In the Marne Region, the scene of such terrible wars, Major tries to gain admission into Section E within the Oise-Aisne American Cemetery. Section E is where disgraced soldiers are interred and is hidden from public view. Major felt this was where she belonged. But as her time in France unfolded, she came across the lonely graves of German soldiers, many of whom were seduced or dragged into a war not of their own making either – soldiers as human as those deemed to be the winning heroes.

‘War begins when we take sides,’ Major said. ‘It begins when we settle into entrenched positions of certainty. Good soldier and bad soldier – when it is the binary positions of war itself that has made people these things, just it as it made good mother versus bad mother out of Lillian and me.’

Major hopes The Asparagus Wars encourages readers to reflect on how binary thinking undermines an understanding of the complexities of life – an understanding that can pave the way toward reconciliation and peace.

The Asparagus Wars is prefaced with a note that it is a memoir, ‘a remembering from a particular vantage point. For this reason Major has changed names because ‘names define in a way that suggests someone or something has been pinned down.’ In keeping with her themes, she stresses that she does not want to pin anything or anyone down, although her sister Alice remains as Alice, because there is an essential quality she brings to Major’s life.

As for Major’s daughter, she bears no name at all. I asked her about this. She replied, ’My daughter is – was much larger than my relationship with her. She was a fabulous artist. She was a fabulous writer, and for me to frame her in this one story denies the expansiveness of her ‘all-ness’. That’s why you just hear me say, “Dearest or My darling girl.”’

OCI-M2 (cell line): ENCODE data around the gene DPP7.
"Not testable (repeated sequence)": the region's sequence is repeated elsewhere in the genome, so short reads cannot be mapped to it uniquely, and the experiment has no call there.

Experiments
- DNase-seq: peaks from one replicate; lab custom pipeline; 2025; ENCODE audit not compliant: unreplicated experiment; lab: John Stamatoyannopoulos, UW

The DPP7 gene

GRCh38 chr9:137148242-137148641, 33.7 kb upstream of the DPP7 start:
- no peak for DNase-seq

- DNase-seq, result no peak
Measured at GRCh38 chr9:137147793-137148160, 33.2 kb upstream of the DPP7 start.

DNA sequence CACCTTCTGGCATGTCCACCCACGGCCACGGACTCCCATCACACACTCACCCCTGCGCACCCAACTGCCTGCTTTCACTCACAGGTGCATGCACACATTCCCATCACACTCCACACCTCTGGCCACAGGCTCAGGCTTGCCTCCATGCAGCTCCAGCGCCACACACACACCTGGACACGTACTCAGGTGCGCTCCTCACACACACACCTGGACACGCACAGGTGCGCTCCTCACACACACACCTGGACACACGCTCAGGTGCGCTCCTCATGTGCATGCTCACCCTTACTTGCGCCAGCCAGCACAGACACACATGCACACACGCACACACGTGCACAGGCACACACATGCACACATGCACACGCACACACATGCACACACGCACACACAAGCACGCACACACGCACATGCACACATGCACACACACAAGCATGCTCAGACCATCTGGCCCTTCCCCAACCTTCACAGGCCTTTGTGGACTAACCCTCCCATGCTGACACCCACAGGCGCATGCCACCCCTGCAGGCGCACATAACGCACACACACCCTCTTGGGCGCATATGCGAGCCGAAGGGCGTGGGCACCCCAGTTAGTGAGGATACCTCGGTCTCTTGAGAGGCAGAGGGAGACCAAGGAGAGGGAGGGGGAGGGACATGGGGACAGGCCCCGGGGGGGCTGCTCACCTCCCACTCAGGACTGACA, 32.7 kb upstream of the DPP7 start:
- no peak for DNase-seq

Major is well-known and respected for her work at Varuna (The National Writer’s House). I asked her about working with emerging writers and in particular a piece on her website about the physical space of telling a story. In which physical place did she like to write?

‘Ah,’ she replied. ‘That comment is about envisaging the physical place where the story’s narrator is located when they are telling the story, which affects the voice. It is not about where I am when creating that narrator. But I can say that I do like working at my large dining room table surrounded with windows.  It’s as if my imagination requires that much space. I’m also very affected by colour and light. But at other times I’ve written in airport lobbies, small cafes or curled up in bed. It depends on the demands of time and opportunity, and those venues offer their own sensory textures that can be useful. Writers can’t be overly precious about where they write.

When working with writers Major does her best to unearth the central pattern in a manuscript. ‘It is easy for a writer to get lost in content and lose sight of the story’s intention,’ she said. ‘Like a painting or a piece of music, a story must work as an artistic whole to take us to a felt place.’

On occasion Major also suggests writers stop thinking about writing a book, which can lead to a wooden thing, and think about speaking to someone. ‘Locate the central disturbance that made you want to speak in the first place,’ she said. ‘That’s the story heart.’

Major is currently writing a new work of fiction ‘Writers are always writing,’ she said. ‘For me it is how I make sense of the world.

For more about Dr Major.